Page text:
A Walk Through the Killing Fields, Part II


To read Part I of this series, click here.

How did such a horrific event in our history occur and continue for so long? By 1977, there was an awareness of the genocide occurring in Cambodia among the world nations. And yet, as a result of  the politics which these nations were subservient to, there was no intervention for two more years.

The United States involvement in the region is of specific interest. In the late 1960s and early 70s, as the American war in Vietnam was ensuing and as Communism was spreading through Asia, a successful coup was staged by pro-American Marshal Lon Nol of Cambodia against the long standing head – Prince Sihanouk. One of many reasons for the support was to issue an ultimatum of evacuation to Vietnamese forces who were operating within the borders of Cambodia and aiding southern Vietnam in their fight against the US. Unfortunately, Marshal Lon Nol’s government was too crippled and was easily overthrown later by the Khmer Rouge.

Additionally, the 1960s and 70s were the time of massive carpet bombings conducted by the US over Cambodia and Laos. Opinions go in both directions: One end claims the bombings helped prevent the encircling of the Khmer Rouge around Phnom Penh  which delayed their takeover; the other side claims the bombings displaced thousands of Cambodian people and boosted support & recruitment for the Khmer Rouge against the US.


Even long after the “fall” of the KR in the late 1970s, the leaders of the old regime were still alive & well. As a result of a diplomatic struggle, the question of who should occupy Cambodia’s seat at the United Nations arose in 1979. The Khmer Rouge already held the seat, but it was also claimed by the new leaders who were supported by Vietnam and the Soviet Union – enemies of the US during the Cold War. So, the US along with 70 other countries, voted for the  Khmer Rouge.  And up until the early 1990s, the Khmer Rouge was recognized as the only legitimate representative of Cambodia.

Even later, the Khmer Rouge trials for crimes against humanity & genocide commenced in 2007; almost three decades after their fall in Cambodia. As only a few were brought to trial & sentenced, most of the leaders by that time had died of natural causes while hiding in Cambodia or Thailand.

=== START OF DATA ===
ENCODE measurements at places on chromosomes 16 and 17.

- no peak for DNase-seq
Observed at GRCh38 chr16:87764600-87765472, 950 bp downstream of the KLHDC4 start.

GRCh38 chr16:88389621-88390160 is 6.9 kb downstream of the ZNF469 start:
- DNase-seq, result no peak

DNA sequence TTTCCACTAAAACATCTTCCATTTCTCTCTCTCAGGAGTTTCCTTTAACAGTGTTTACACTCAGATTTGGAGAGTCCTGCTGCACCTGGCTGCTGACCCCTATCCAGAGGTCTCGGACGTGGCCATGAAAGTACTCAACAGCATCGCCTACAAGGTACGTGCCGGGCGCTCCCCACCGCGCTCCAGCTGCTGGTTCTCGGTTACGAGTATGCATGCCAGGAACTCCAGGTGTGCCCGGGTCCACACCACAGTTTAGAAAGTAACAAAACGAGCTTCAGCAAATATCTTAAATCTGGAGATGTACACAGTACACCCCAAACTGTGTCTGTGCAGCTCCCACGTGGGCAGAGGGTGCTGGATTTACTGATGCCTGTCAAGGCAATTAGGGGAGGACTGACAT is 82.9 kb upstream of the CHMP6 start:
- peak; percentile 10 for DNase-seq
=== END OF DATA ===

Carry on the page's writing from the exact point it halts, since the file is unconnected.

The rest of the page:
As for Pol Pot, “on April 16, 1998, the Voice of America, to which Pol Pot was a devout listener, announced that the Khmer Rouge had agreed to turn him over to an international tribunal. According to his wife, he died in his bed later in the night while waiting to be moved to another location. It was claimed his death was due to heart failure. Despite government requests to inspect the body, it was cremated a few days later at Anlong Veng in the Khmer Rouge zone, raising suspicions that he committed suicide.”

Learning of these atrocities while being absorbed in the region was quite surreal. While discussing the current state of Cambodia with another traveler, I was pointed out that when touring around the country you realize how few elder people are seen. I didn’t believe it until I stepped out onto the streets. For almost 20 minutes while walking down a busy road and around a street market, I counted less than five people who appeared to be older than fifty-five. This anomaly continued throughout Cambodia.

Later while traveling, Ankur & I were fortunate enough to attend a very special performance in Siem Reap. It was a free concert performed by Dr. Beat “Beatocello” Richner. While playing the cello, the doctor pauses with long spoken interludes explaining his role in the Cambodian health crisis after the massive genocide. What we learned in the next hour was astonishing. As a pediatrician, Dr. Richner has spearheaded the development of four children’s hospitals in Cambodia while employing thousands of Khmer people since the 1980s. For at least the past decade, Dr. Richner has performed these concerts as a fundraiser & “bloodraiser” since donated blood is of highest priority as a result of the tuberculosis crisis. According to Dr. Richner, the Killing Fields of the late 70s turned Cambodia into a massive open-air graveyard, which was the precursor for the ongoing widespread disease.

Fortunately, the monetary funds that are raised through the concert and further awareness have allowed for completely free healthcare for anyone who walks in the hospitals’ doors. And where exactly do these funds come from? Over 90% comes from private individuals, mostly from Swiss people just after they have attended the Beatocello concert. And how much comes from outside governments, namely the ones who had a negative impact in recent Cambodia history? Almost nothing.






The memorial pagoda at the Choeung Ek Killing Fields.

Dr. Beat “Beatocello” Richner

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